Formula 1

An artist’s rendering of the proposed course for the Formula One Miami Grand Prix.

While the Miami Dolphins fought to secure a win from the New York Jets, Miami-Dade residents were across from Hard Rock Stadium still on defense against Formula One.

The Underrepresented People’s Positive Action Council expects a veto from County Mayor Carlos Gimenez in favor of the race but is ready for a fight. UPPAC’s Chairwoman Betty T. Ferguson has lawyered up against Miami Dolphins owner Stephen M. Ross, who is attempting to add a Formula One to his Miami Gardens-located stadium’s event roster.

Ferguson retained the legal services of Dubbin & Kravetz LLP. On Oct. 31, Samuel J. Dubbin sent a letter to Gimenez asking for a meeting between residents, the Dolphins and Formula One.

Ferguson said the letter is to emphasize that the community is willing to sit and talk if the Dolphins and Formula One give them a copy of their agreement.

“At this point, how can we have any kind of discussion when we don’t know what’s on the table?” Ferguson said. “It’s become apparent the commissioners believed what Dolphins told them F1 would bring to the county. We haven’t seen that in writing.”

Dubbin has represented property owners, condominium associations, and neighborhoods on issues from charter enforcement, protection of public property, land use and zoning to public records. Dubbin won on behalf of Downtown Miami residents to convince the city of Miami to reject Ultra Music Festival’s contract renewal to conduct its annual electronic dance music concert in Bayfront Park. Dubbin also prevented Formula One to hold Grand Prix races in Downtown Miami in 2019 on a proposed route through Bayfront Park, PortMiami and Biscayne Boulevard.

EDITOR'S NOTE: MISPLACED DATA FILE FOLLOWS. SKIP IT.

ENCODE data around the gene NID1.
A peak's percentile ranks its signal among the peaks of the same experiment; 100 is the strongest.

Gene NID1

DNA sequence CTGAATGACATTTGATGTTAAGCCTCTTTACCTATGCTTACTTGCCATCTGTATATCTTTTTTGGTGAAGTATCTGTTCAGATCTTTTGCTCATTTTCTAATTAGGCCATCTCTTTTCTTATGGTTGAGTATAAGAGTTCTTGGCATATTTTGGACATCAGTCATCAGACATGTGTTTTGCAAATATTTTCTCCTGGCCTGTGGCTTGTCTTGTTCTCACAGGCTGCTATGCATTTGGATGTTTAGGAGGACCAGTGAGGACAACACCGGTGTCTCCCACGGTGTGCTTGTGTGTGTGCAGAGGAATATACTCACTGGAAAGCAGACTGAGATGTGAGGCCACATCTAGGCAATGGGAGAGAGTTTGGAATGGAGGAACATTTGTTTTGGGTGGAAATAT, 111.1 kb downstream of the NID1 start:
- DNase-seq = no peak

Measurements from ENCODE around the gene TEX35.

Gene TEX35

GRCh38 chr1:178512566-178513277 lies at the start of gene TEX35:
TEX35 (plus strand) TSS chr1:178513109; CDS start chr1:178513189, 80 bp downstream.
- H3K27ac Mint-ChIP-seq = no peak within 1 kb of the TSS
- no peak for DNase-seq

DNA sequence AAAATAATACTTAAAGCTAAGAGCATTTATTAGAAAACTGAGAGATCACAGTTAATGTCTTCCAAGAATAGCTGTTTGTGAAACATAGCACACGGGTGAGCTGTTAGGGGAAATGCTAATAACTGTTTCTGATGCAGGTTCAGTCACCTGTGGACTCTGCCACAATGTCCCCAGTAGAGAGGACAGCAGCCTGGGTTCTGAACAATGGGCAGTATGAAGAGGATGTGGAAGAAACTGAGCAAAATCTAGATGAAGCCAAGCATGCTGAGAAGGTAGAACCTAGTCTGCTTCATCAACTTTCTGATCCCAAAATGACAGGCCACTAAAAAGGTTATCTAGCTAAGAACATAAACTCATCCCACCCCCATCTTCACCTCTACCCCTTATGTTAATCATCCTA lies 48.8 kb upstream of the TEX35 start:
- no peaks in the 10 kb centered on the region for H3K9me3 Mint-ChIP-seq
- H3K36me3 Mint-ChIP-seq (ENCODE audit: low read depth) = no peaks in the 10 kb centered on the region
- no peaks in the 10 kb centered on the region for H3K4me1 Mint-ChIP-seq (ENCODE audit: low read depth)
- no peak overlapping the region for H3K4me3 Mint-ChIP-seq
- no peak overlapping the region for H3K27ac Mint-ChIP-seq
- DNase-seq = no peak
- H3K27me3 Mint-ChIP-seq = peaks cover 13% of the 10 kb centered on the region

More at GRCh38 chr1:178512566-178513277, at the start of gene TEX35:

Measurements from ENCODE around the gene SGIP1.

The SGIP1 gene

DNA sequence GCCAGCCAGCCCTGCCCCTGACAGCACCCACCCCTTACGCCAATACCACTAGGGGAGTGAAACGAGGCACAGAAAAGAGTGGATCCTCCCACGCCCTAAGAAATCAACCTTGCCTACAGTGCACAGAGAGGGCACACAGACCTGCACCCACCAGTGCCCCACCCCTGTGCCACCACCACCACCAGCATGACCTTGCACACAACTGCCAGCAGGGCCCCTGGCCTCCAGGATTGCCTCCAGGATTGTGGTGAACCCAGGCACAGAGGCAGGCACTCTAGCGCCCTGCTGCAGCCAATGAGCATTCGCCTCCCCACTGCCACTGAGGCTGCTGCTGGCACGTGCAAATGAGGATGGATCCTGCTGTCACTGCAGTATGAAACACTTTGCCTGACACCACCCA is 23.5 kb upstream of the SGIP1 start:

In the letter, in which Dubbin referred to the community as “his clients,” he challenged the estimated amount of money the Formula One event would generate.


If approved, cars with noise louder than accepted federal levels would race less than a quarter of a mile from homes near Northwest 199 Street and Northwest 27 Avenue.

The event that is estimated to bring $423 million in spending and other benefits to city residents. Formula One is expected to bring more traffic congestion, light pollution, hearing pain or permanent hearing loss, more exhaust from all of the vehicles involved and add millions of pounds of carbon dioxide to the atmosphere every year.

“Montreal promoters self-reported $65 million. Australia had a major accounting firm do a study and they reported $42 million. Our projection for Miami-Dade at $49 million seems reasonable. So, how do the Dolphins and F1 come up with $400 million?”

Ferguson said the $423 million in direct spending that the Dolphins have estimated is something they “don’t believe, doesn’t make sense and is extremely exaggerated.”

Members of UPPAC and allies of the predominantly Black communities near Hard Rock Stadium protested on Sunday for the second time, and they plan to do so for every home game leading up to the Super Bowl. The group wants Formula One to stay out of Miami Gardens because they are against any harm coming to their health, communities and the environment.

Susan Smith has lived near the stadium on Northwest 27 Avenue for over 35 years. She said Formula One in Miami Gardens would be an example of environmental injustice, a disproportionate exposure of communities of color and the poor to pollution.

“When corporations put anything that would have a negative impact on the environment, low income communities and people of color … this seems to happen more often than not in our communities,” said Smith, who is also a member of UPPAC. “Environmental racism happens more often than not in our communities.”

Smith is also president of the Lake Lucerne Homeowners Association. She is also concerned about the race being so close to schools.